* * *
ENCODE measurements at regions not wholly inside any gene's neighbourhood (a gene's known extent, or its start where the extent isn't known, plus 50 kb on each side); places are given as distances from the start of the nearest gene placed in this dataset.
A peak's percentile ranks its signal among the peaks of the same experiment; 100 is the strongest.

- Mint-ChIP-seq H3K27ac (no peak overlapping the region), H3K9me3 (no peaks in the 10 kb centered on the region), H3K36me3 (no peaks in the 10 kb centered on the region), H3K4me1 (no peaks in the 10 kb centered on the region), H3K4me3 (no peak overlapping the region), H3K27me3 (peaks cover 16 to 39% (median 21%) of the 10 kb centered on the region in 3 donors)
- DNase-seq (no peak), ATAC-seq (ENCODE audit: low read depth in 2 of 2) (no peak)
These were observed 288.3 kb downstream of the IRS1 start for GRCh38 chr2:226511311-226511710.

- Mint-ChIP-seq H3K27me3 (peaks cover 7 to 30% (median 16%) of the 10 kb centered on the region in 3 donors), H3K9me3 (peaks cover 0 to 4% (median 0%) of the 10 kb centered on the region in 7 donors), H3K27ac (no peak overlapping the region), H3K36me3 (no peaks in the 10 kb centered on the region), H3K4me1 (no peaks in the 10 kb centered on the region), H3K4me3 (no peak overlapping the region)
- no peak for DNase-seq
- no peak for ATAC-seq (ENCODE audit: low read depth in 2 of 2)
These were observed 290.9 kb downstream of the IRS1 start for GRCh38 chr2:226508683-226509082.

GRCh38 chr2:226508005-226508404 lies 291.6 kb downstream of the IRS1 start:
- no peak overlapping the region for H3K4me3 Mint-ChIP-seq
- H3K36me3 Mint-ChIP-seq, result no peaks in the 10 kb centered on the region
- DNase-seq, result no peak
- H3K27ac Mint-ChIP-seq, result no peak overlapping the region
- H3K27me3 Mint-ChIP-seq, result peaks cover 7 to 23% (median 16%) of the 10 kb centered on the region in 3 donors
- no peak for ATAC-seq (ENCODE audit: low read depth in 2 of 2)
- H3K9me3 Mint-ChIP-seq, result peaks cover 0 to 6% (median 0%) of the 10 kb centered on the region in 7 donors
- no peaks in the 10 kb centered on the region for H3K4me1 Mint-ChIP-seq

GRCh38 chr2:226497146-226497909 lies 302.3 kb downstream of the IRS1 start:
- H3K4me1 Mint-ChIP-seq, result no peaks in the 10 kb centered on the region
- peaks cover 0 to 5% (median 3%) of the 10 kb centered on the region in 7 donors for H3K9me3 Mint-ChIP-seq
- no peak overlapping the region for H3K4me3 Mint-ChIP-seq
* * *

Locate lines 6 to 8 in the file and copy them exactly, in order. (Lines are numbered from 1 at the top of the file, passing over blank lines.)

- Mint-ChIP-seq H3K27me3 (peaks cover 7 to 30% (median 16%) of the 10 kb centered on the region in 3 donors), H3K9me3 (peaks cover 0 to 4% (median 0%) of the 10 kb centered on the region in 7 donors), H3K27ac (no peak overlapping the region), H3K36me3 (no peaks in the 10 kb centered on the region), H3K4me1 (no peaks in the 10 kb centered on the region), H3K4me3 (no peak overlapping the region)
- no peak for DNase-seq
- no peak for ATAC-seq (ENCODE audit: low read depth in 2 of 2)